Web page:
I really don't know what to make of Francisco Liriano anymore.
The lefty has had about as up and down a season (and a career) as any supposedly dominant pitcher that I could remember.
Ron Shandler invented a metric called PQS (Pure Quality Starts) which, with a quick glance at a pitcher's game line, can help you to determine how effective he was.
A pitcher is awarded one point each for: pitching six innings, allowing no more than an equal number of hits to innings pitched, striking out no fewer than two batters less than innings pitched, striking out twice as many batters as walked and allowing one homer or less.
A score of zero or one is considered a disaster. Two or three is a mediocre start, and a four or five is a dominant start.
Liriano start's this season: 1, 3, 3, 2, 2, 3, 3, 5, 4, 4, 5, 4, 2
This line would suggest that Liriano has been generally mediocre.
But a closer look reveals that he's been all over the map. In some starts, Francisco has avoided bats completely, racking up the strikeouts but also showing poor control to an equal number of walks.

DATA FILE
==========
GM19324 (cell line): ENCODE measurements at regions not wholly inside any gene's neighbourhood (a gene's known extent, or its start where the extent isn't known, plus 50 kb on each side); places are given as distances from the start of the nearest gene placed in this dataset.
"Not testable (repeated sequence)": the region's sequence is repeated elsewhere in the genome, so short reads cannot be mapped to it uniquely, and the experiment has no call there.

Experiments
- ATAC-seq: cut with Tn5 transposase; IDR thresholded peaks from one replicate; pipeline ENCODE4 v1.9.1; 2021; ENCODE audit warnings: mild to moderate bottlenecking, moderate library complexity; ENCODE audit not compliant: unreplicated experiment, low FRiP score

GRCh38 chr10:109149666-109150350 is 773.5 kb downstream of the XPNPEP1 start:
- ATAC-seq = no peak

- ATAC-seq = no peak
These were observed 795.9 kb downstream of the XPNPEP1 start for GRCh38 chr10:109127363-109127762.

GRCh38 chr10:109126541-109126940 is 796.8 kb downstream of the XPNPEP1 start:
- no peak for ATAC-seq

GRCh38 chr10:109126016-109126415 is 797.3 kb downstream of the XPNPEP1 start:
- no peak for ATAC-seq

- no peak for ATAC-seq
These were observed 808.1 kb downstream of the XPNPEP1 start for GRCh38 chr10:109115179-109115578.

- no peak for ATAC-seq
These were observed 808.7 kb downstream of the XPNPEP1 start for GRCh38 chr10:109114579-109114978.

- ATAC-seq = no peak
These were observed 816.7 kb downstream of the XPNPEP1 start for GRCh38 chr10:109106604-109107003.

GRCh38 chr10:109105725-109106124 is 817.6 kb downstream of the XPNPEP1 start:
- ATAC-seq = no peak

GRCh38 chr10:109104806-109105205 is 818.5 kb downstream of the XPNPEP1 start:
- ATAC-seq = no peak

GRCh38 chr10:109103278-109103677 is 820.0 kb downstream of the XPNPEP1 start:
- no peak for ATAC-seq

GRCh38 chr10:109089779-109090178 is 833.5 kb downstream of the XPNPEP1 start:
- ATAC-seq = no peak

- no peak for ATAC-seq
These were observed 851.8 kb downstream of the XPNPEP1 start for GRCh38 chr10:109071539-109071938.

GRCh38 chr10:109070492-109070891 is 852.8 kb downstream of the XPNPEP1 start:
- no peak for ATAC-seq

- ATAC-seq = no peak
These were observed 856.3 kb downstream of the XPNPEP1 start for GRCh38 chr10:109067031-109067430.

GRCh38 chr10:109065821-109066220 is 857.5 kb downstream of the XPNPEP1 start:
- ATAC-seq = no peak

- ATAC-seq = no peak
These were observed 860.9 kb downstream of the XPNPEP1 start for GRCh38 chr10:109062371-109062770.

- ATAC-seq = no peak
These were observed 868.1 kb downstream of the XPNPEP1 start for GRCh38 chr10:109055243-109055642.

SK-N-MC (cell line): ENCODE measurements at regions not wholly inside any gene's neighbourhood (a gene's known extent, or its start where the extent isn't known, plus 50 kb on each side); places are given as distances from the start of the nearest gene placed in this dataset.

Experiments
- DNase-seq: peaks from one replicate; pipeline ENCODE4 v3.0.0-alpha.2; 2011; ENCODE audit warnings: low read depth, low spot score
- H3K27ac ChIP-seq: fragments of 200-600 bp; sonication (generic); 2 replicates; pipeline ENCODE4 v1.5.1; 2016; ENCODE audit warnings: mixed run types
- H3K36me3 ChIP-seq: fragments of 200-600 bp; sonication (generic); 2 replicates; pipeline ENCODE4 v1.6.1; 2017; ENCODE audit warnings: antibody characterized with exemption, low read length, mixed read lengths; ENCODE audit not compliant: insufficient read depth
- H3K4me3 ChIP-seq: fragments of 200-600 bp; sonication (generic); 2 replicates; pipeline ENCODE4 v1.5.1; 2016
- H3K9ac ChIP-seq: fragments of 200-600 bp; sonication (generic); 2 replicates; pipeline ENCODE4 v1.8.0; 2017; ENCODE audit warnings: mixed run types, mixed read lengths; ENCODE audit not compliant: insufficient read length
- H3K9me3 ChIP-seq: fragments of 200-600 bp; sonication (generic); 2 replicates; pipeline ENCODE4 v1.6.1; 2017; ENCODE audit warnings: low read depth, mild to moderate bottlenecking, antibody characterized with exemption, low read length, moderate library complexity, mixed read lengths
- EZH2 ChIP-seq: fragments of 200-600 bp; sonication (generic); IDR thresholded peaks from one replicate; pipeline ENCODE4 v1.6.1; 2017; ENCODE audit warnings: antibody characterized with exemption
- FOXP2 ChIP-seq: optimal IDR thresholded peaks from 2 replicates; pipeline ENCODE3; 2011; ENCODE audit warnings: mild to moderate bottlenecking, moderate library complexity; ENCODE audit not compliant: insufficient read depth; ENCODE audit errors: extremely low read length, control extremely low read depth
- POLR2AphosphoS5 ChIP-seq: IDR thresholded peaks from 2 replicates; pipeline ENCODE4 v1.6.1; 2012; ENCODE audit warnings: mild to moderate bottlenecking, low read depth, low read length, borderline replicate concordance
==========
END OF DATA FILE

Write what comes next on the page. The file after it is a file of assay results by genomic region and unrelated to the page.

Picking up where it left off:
In others, he's shown awful control but managed to avoid hits. Liriano had perhaps the wackiest no-hitter in baseball history when he managed only two strikeouts to six walks in his 1-0 victory over the White Sox on May 1st.
Lately, he's been very dominant, particularly in his June 12th outing against the Rangers when he registered a 9:0 strikeout to walk ratio and carried what was nearly his second no-hitter into the eighth inning.
One thing is for sure: Francisco's average velocity is down to about 91 MPH after hovering near 94 MPH during his two best year's (thus far) in 2006 and 2010.
His primary out-pitch is his slider, a pitch that has already forced Liriano to Tommy John surgery once (in the midst of his breakout 2006 campaign).
Although it looks like the offering may once again be eating away at his arm, it has also carried the lefty to great heights; quite the unfortunate trade-off.
The Twins can't afford to hang onto Francisco until his arm inevitably implodes once more. The Yankees appeared very interested in the offseason and would surely be willing to take a chance on him (perhaps for Jesus Montero?) with the injury problems they've already had with their staff.
If Liriano can bounce back from his last poor outing and rip off a few more quality starts, look for him to get traded before July 31st.
Minnesota will finally rid themselves of one of baseball's biggest boom or busts, and could potentially add insurance for Justin Morneau (or a future DH) along the way.